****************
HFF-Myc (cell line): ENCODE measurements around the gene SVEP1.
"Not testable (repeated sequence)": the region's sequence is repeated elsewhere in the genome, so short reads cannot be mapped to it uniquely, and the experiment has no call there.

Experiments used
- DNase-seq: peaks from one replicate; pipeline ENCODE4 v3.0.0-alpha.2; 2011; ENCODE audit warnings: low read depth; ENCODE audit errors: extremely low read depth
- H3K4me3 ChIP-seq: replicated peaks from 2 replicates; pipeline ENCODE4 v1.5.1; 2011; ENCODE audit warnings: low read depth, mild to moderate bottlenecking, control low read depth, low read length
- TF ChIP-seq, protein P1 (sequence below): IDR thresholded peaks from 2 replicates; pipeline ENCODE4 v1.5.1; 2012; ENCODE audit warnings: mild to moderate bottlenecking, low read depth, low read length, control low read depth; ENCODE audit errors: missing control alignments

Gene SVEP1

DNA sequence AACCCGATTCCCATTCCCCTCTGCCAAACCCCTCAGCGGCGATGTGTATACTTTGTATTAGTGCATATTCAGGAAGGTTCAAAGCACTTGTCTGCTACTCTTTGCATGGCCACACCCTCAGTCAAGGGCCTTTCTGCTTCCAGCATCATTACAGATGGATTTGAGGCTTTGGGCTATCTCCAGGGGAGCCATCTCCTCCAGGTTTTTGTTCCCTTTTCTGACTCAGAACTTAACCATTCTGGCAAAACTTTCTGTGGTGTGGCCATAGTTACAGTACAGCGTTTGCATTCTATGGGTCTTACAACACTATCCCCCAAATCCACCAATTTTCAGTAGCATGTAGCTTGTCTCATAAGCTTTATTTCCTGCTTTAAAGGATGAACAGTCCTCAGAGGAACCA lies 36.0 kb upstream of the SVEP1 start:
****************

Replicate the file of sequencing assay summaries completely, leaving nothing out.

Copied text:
HFF-Myc (cell line): ENCODE measurements around the gene SVEP1.
"Not testable (repeated sequence)": the region's sequence is repeated elsewhere in the genome, so short reads cannot be mapped to it uniquely, and the experiment has no call there.

Experiments used
- DNase-seq: peaks from one replicate; pipeline ENCODE4 v3.0.0-alpha.2; 2011; ENCODE audit warnings: low read depth; ENCODE audit errors: extremely low read depth
- H3K4me3 ChIP-seq: replicated peaks from 2 replicates; pipeline ENCODE4 v1.5.1; 2011; ENCODE audit warnings: low read depth, mild to moderate bottlenecking, control low read depth, low read length
- TF ChIP-seq, protein P1 (sequence below): IDR thresholded peaks from 2 replicates; pipeline ENCODE4 v1.5.1; 2012; ENCODE audit warnings: mild to moderate bottlenecking, low read depth, low read length, control low read depth; ENCODE audit errors: missing control alignments

Gene SVEP1

DNA sequence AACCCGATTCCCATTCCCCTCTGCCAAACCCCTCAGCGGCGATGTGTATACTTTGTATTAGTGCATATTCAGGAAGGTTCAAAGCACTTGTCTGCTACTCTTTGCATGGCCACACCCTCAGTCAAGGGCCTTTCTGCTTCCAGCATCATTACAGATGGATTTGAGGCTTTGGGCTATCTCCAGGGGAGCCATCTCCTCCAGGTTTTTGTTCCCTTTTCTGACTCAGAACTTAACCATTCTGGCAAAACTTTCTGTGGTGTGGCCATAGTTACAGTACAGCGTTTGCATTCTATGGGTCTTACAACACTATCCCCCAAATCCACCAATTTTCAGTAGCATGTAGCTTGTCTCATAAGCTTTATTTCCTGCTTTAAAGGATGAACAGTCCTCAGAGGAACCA lies 36.0 kb upstream of the SVEP1 start: